29/5/2017 - Japan should step up efforts to improve young people’s job prospects and reduce the share of 15-29 year-olds who are not in employment, education or training (the “NEETs”), according to a new OECD report.
Investing in Youth - Japan says that the number of young people in work has shrunk by about 1.5 million since 2007 as a result of the declining youth population. Half of all young people in work are on non-regular contracts, more than twice as many as in the early 1990s.
The share of NEETs stood at 10.1% in Japan in 2015, equal to 1.7 million young people. While the share has declined over the past decade, in light of Japan’s rapidly shrinking working-age population and limited immigration, it is essential to support all youth to actively participate in the labour market.
More than two-thirds of NEETs, in particular young women, are not actively looking for work. The NEET gender gap is larger in Japan than in most other OECD countries as many women in their late 20s withdraw from the labour force to care for children. Japan should continue to improve access to childcare to help more young women into work.
An increasing problem is the estimated 320,000 young people below the age of 30 (about 1.8% of this age group) who live in a state of acute social withdrawal – the so-called hikikomori. Many of them require prolonged intensive assistance to reconnect with society, education and work. Social service outreach activities, at schools and in the streets, should be improved to help young people at risk of disengaging. Strengthening collaboration and information-sharing between schools, Hikikomori Support Centres, Regional Youth Support Stations and other social services providers is key.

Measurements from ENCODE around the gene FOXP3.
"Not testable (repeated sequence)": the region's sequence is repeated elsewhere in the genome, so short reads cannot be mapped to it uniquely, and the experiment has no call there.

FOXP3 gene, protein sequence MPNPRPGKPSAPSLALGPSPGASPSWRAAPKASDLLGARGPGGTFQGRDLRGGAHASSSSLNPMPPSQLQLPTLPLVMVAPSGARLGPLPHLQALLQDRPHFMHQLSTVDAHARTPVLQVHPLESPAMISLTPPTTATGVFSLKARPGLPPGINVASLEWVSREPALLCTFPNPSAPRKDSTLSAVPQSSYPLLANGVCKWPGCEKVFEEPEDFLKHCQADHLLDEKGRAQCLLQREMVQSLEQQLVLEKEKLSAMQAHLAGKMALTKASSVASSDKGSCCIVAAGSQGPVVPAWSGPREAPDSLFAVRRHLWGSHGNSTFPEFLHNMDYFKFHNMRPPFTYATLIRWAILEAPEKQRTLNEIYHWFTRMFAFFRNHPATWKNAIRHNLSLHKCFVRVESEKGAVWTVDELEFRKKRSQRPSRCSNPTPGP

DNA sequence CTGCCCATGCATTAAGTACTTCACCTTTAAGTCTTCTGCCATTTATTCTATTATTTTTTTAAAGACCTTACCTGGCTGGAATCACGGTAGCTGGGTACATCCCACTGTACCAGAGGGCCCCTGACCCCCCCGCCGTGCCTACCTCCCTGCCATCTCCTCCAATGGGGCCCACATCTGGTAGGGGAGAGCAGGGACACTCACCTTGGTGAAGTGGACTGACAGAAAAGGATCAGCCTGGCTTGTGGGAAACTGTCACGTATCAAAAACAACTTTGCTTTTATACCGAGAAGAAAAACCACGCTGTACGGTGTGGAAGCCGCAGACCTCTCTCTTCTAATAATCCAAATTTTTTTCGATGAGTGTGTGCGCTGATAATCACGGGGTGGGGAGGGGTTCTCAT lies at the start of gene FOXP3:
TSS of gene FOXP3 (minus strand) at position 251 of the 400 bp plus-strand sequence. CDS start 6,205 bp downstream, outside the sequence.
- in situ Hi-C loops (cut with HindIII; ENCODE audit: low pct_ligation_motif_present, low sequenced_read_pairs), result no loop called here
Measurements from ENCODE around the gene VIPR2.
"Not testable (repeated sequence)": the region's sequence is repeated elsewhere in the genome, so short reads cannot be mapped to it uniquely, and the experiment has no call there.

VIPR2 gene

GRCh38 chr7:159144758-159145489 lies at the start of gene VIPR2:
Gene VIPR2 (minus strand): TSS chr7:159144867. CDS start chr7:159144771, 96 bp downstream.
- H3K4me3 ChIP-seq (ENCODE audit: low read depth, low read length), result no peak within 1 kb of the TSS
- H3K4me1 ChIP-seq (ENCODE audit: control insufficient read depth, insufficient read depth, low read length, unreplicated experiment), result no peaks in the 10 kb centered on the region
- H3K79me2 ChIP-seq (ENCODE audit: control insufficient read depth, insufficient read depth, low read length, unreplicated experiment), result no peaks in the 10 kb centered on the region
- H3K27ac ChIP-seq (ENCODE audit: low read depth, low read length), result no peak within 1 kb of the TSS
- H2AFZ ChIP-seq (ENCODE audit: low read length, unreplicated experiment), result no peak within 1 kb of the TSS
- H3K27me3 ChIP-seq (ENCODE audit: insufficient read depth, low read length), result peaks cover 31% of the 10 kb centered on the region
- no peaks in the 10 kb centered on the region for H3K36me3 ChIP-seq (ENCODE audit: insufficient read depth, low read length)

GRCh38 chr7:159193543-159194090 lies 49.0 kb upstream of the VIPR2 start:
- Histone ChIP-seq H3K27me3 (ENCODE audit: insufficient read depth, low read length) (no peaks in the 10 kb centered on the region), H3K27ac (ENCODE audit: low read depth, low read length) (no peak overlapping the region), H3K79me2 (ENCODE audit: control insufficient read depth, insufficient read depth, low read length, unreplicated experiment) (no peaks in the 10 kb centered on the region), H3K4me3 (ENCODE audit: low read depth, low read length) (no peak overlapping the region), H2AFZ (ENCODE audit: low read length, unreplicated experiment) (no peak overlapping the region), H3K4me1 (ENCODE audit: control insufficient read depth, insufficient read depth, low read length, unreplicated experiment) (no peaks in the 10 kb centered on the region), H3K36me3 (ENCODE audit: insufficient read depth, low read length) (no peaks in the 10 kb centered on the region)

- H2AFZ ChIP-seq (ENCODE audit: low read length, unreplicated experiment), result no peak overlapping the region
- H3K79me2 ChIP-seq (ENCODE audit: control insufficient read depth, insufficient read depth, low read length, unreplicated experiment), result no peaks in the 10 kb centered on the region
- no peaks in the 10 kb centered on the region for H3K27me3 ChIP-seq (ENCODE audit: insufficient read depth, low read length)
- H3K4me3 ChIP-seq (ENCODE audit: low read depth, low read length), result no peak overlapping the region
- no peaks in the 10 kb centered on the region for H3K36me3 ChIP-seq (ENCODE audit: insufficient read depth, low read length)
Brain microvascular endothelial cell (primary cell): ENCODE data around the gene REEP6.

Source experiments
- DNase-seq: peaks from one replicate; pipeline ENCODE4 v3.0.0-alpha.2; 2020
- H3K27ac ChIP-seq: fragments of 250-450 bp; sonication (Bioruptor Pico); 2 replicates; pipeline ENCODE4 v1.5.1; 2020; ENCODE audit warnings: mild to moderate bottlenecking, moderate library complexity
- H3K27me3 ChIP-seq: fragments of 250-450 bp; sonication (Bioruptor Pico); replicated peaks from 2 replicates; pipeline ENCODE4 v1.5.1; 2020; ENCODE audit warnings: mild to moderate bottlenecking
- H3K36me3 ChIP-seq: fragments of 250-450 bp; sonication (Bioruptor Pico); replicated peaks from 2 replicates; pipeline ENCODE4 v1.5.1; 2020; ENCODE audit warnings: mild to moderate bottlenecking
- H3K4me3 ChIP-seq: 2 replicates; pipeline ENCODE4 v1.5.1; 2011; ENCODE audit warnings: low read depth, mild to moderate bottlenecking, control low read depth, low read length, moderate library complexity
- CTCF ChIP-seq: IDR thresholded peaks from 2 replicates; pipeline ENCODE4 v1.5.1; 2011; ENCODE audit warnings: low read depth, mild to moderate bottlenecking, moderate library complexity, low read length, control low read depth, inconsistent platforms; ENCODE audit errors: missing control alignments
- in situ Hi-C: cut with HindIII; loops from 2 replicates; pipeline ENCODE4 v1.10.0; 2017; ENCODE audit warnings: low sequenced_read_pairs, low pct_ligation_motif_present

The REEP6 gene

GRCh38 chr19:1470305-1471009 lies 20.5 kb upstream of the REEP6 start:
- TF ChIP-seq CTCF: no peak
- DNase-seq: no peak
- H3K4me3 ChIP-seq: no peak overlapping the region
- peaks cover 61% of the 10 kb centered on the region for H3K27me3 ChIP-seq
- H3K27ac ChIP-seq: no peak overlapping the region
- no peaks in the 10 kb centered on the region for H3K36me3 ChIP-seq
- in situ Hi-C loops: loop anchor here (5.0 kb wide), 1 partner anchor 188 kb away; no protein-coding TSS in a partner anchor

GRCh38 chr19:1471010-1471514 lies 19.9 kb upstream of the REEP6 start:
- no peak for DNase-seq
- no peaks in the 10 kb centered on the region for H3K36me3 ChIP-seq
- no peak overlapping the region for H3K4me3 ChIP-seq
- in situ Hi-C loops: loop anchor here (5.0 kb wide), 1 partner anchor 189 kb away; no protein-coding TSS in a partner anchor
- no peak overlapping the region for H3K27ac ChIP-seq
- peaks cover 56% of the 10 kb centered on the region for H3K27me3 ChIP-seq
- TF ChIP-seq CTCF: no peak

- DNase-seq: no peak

The Japanese education system produces excellent academic outcomes, and only few young people leave without a high school degree. While the share of students who miss school (futōkō) has doubled since the early 1990s, non-attendance remains low. More learning options for those who cannot attend mainstream schools for personal, social or health reasons need to be developed. Japan should expand special programmes for futōkō students and regulate existing educational options for futōkō students outside the formal schooling system.
Vocational training in Japan is traditionally provided on-the-job by employers, involving schools and the public employment service “Hello Work”. Nearly 98% of high school graduates who chose to enter the labour market were placed with an employer by the end of the 2015-16 academic year. However, this model is becoming less viable as employers increasingly hire temporary workers.
Work-based learning in upper-secondary education should be strengthened, as well as effective active labour market programmes for school graduates who fail to find employment. Training programmes could be scaled up and start-up subsidies introduced.
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